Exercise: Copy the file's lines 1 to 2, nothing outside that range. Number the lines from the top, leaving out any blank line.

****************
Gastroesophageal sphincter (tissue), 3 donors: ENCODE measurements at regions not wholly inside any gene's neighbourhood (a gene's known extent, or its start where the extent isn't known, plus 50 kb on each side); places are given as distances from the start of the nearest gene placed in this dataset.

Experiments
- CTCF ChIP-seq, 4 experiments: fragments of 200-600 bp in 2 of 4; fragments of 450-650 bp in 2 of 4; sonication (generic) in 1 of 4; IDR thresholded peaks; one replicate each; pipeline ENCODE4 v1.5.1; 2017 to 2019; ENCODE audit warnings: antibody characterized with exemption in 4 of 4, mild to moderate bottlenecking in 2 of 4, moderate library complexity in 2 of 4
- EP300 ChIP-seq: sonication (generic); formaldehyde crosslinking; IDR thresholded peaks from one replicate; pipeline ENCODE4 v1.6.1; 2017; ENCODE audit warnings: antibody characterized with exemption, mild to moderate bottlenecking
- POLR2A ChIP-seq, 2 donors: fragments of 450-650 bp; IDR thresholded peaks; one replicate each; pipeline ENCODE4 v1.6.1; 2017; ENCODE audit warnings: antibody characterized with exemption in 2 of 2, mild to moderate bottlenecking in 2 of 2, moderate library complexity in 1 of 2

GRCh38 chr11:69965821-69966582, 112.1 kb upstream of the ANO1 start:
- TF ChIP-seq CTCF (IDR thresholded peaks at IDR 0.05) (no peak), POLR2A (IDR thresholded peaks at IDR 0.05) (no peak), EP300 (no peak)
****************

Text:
Gastroesophageal sphincter (tissue), 3 donors: ENCODE measurements at regions not wholly inside any gene's neighbourhood (a gene's known extent, or its start where the extent isn't known, plus 50 kb on each side); places are given as distances from the start of the nearest gene placed in this dataset.

Experiments